Michael Maloney as the young Arnold Toynbee in The Adventures of Young Indiana Jones.
The episode was originally called Paris, May 1919 and was shown on ABC on July 24 1993.
The Young Indiana Jones Chronicles ran in twenty-eight episodes in 1992-93 and as four additional television films from 1994 to ’96. Most of the content was later re-presented in longer tranches. The series is then called The Adventures of Young Indiana Jones. This is from that (though the clip refers to the Chronicles). The episode is now called Winds of Change.
Toynbee had been a member of the middle eastern section of the British delegation to the Peace Conference. TE Lawrence (Douglas Henshall) introduces him to Gertrude Bell (Anna Massey) and the fictional Henry (“Indiana”) Jones (Sean Patrick Flanery).
Toynbee devotes a chapter to Lawrence in his book Acquaintances, 1967. He was no debunker of reputations. Of Gertrude Bell he only writes:
Gertrude Bell was a queen. Make a composite photograph of Zenobia, Á‘isha, and Hester Stanhope, and you have her.
“Kenneth Branagh’s pal Michael Maloney is also very good as Arnold Toynbee, though he is written as some sort of Nostradamus, foreseeing the future perhaps a bit too accurately. For once, our sympathy lies with the Germans, being forced to take the blame for the entire war and to pay the consequences.”
But Toynbee was clairvoyant on this. In 1915, years before that semi-fictional moment, he had warned against the danger of over-humiliating Germany in Nationality and the War:
If we humiliate her, we shall strengthen the obsolete ideas in her consciousness more than ever – perhaps no longer the idea of “Plunder,” but certainly that of “Revenge,” which is much worse […].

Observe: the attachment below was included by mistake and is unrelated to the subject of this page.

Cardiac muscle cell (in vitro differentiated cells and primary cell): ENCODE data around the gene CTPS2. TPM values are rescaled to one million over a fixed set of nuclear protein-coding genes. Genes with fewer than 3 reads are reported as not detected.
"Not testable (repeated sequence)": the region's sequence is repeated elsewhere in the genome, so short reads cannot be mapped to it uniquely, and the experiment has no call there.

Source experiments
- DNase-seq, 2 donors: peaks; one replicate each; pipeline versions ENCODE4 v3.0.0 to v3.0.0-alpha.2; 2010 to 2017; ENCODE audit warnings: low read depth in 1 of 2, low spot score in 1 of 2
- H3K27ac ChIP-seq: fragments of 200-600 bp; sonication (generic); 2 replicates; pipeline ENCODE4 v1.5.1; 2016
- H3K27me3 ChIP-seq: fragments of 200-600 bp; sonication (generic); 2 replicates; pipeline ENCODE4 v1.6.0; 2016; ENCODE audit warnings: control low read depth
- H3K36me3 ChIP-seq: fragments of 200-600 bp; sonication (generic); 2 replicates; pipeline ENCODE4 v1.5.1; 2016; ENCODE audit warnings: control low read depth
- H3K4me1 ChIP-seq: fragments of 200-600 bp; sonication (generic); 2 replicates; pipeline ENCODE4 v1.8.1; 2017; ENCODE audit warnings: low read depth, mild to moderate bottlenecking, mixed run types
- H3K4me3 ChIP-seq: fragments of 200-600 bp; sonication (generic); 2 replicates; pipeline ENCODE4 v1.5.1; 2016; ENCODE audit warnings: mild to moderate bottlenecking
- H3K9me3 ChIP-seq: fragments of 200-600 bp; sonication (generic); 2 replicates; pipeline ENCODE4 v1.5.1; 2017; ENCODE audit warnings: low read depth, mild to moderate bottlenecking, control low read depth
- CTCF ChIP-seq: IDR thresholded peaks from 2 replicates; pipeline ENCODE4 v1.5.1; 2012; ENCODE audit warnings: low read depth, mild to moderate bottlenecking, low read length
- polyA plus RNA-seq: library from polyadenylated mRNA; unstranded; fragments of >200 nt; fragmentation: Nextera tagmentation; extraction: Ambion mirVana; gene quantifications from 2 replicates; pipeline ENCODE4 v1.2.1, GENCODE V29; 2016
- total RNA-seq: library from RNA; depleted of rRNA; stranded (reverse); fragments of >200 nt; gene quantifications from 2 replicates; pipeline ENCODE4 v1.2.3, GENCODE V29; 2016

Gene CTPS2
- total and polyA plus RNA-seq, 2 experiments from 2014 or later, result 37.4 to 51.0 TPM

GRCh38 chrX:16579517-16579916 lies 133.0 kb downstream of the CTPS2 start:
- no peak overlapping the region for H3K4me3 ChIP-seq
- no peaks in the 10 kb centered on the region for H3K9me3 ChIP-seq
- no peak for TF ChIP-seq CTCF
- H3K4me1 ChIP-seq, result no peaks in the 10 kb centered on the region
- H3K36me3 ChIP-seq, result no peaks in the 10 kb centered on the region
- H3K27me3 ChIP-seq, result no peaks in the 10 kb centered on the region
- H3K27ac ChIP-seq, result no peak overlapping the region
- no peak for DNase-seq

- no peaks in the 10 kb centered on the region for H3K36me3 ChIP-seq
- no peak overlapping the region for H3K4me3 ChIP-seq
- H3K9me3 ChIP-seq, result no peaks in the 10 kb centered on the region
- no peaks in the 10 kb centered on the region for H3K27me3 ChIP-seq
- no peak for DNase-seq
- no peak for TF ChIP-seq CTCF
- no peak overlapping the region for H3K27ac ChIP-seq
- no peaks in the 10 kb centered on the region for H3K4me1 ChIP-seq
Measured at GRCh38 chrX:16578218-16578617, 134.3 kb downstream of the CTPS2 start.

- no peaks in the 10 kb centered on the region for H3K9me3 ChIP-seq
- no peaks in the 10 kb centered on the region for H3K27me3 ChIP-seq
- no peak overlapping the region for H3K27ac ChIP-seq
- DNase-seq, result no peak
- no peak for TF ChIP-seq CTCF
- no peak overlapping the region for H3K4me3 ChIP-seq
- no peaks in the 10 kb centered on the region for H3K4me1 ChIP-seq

Germany was led to pursue the policy which has culminated in this war, by the oppressive sense that her development was being cramped by the actions of her neighbours. […]
One thing is clear: whether Germany’s feeling of constriction has good grounds or not, we must avoid deliberately furnishing it with further justification than it has already.
In this clip, he is shown at the Hotel Majestic opposing the revenge-mentality of Clemenceau and as sceptical of Woodrow Wilson’s conception of a League of Nations. His final words are an echo of George Santayana’s aphorism in his The Life of Reason (5 volumes, 1905-6): “Those who cannot remember the past are condemned to repeat it.” I have no evidence that Toynbee had read Santayana. He does not mention him in the Study.
His final memory of Versailles was bitter.
At a peace conference, I think inevitably, everything goes wrong, and to watch this happening after you’ve already lived through the war is a very tragic experience […].
That is from an unpublished part of his dialogue with Daisaku Ikeda, 1972 or ’3, which I quoted here.
The other quotations were from:
Acquaintances, OUP, 1967
Nationality and the War, Dent, 1915